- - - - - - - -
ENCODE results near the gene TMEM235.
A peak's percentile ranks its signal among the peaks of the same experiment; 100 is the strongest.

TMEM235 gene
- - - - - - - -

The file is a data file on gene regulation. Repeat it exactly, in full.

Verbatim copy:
ENCODE results near the gene TMEM235.
A peak's percentile ranks its signal among the peaks of the same experiment; 100 is the strongest.

TMEM235 gene